[box cover]


The filmmakers behind the sweet-hearted, mostly well-made family film Flicka (2006) know their target audience. In fact, they cater to it at the expense of the original book. The movie's a loose adaptation of Mary O'Hara's 1941 children's novel (and the 1943 film ) My Friend Flicka. And by "loose adaptation," it should be noted that the new Flicka changes the lead character — a kid who forms an irrationally close bond with a horse — from a boy to a girl, which is a brilliant marketing move because it allows the new Flicka to become a Red Bull-level fix for young girls who crave stories about girls and their animals. Perhaps that sounds cynical, but it's sort of impossible to discuss Flicka without admiring its genius as a piece of niche-audience wish-fulfillment. Anyone who's raised a teenage girl who loves Tamora Pierce books or their many imitators knows the niche audience exactly. (Lots of sentences about "velvety flanks.") Flicka courts this demographic so aggressively that its end credits play over a montage of random snapshots of girls of all ages riding and/or nuzzling their steeds. Anyway. The movie follows boarding-school student Katy (Alison Lohman), "the only daughter in a long line of ranchers." She's failing in school because all she can do is write essays in her head about how "the history of the West was written by the horse." Home at her dad's Wyoming ranch for the summer, she falls down a hill and meets cute with a black mustang after it saves her from a mountain lion. "You came to me," she whispers later. "You know me." Her dad Rob (Tim McGraw) corrals the mustang to keep it from compromising his quarter-horse herd. From there, Flicka falls into a familiar rhythm:

  • We fly over gorgeous scenery to the strains of country-pop selected by McGraw;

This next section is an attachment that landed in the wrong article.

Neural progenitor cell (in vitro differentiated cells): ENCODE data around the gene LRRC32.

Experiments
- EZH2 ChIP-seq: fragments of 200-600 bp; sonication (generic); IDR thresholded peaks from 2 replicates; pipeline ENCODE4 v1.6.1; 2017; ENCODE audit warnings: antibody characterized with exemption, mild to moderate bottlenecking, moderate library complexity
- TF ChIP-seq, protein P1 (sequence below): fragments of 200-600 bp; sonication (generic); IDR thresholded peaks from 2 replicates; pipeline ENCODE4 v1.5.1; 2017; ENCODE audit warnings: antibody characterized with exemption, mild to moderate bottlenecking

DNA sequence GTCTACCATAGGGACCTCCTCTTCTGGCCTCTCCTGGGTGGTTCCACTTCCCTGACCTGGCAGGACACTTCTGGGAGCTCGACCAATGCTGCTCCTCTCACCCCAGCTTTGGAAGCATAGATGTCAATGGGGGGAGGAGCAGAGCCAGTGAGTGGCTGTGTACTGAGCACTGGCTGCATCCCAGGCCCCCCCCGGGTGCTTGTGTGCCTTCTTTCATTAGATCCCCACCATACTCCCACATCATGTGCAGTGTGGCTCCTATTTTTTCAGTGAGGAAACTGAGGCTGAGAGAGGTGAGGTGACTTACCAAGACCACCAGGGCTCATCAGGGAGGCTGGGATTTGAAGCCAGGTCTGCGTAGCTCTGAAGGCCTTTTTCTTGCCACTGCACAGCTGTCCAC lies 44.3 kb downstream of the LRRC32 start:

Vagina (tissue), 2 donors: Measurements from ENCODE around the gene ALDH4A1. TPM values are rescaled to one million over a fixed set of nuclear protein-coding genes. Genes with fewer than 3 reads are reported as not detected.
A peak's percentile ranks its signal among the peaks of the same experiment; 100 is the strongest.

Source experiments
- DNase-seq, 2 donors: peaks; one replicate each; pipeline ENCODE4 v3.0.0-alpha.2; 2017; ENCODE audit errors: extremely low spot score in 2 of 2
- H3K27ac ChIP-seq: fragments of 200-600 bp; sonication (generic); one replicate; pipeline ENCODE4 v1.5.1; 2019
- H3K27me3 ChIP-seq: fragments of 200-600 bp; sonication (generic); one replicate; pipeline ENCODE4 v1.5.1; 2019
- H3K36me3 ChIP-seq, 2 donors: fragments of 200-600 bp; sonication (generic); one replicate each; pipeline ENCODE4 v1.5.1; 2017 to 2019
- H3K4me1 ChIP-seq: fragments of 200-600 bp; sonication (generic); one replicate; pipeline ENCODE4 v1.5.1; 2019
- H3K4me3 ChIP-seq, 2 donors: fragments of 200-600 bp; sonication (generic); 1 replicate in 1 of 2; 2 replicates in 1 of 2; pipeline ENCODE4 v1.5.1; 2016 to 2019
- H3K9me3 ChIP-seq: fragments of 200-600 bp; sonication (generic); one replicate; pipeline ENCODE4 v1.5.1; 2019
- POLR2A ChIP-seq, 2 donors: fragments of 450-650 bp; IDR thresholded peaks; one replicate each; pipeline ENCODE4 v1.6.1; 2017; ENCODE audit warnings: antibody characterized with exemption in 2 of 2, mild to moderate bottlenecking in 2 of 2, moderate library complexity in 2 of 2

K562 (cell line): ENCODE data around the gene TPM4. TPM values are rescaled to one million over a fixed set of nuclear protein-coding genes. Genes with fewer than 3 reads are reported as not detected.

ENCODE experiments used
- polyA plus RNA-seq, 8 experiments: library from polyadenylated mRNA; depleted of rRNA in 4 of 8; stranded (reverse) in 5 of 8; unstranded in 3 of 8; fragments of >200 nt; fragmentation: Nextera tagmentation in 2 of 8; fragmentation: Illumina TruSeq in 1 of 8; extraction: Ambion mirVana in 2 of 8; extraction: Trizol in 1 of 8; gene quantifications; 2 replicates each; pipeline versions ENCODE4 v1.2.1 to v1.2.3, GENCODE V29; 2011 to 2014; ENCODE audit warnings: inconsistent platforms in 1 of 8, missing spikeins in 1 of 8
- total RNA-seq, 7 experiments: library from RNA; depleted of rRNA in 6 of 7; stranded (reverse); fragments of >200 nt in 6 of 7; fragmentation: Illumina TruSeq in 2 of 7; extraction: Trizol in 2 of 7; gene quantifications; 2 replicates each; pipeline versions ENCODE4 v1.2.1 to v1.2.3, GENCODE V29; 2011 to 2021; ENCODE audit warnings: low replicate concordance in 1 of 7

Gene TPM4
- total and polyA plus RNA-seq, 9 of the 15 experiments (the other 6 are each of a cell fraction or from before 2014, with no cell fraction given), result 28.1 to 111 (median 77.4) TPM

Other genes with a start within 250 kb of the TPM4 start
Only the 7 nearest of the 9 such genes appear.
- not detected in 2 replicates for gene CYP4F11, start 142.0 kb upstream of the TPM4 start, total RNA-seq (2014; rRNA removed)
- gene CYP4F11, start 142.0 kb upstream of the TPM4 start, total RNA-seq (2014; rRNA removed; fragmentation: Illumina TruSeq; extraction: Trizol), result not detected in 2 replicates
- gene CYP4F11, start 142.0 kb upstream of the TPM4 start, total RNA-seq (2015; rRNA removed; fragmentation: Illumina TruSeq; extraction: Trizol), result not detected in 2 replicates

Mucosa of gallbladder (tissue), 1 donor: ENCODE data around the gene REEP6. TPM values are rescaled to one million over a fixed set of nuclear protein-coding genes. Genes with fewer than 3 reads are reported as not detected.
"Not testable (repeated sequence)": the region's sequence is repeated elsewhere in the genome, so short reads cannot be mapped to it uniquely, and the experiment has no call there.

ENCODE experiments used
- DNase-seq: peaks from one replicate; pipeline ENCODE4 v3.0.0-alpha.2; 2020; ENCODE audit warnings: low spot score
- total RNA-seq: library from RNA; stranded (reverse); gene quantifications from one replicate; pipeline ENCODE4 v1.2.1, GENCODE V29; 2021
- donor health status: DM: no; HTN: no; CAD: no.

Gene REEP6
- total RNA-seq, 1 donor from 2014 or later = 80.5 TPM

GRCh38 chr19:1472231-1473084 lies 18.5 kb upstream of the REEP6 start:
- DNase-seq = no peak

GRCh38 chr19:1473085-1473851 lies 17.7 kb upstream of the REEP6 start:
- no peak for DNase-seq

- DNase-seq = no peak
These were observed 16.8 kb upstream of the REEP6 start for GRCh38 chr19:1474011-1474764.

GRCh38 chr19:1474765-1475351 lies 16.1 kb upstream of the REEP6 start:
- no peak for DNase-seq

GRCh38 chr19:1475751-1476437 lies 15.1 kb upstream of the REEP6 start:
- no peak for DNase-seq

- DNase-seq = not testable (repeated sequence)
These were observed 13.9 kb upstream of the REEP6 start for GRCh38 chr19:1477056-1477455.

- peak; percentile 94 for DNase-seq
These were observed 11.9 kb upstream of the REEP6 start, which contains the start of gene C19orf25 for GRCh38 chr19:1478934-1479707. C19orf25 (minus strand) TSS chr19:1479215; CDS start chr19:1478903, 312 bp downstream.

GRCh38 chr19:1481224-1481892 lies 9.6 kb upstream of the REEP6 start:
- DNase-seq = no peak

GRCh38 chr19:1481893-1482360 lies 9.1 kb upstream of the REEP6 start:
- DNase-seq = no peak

• Dad forbids Katy to train/ride/touch the titular horse;
  • Katy does something headstrong, in the grand tradition of kids in movies who bond with animals at the expense of people, rationale or indeed the most basic forethought;
  • Something tragic happens;
  • And someone gives a speech about shared identity. Katy says about Flicka, "We're the same!" McGraw's wife (Maria Bello) tells him, "When are you gonna look at your daughter and realize she's you?" (Everybody is everybody else in this movie, apparently.)

Rinse and repeat. The story gets a little over-the-top cheesy toward the end, right around the time Katy dresses as a boy to enter an insane rodeo race. But it's hard to argue with the movie's big heart, solid craftsmanship, likable characters, decent acting, gorgeous scenery, or the fact that it's going to leave its audience blubbering and smiling. Fox's DVD release features both anamorphic (2.35:1) and full-frame (1.33:1) transfers on opposite sides of the disc, while extras include a commentary by director Michael Mayer, three deleted scenes with optional commentary, two outtakes, a gag reel, and Tim McGraw's music video of "My Little Girl." Keep-case.
Mike Russell

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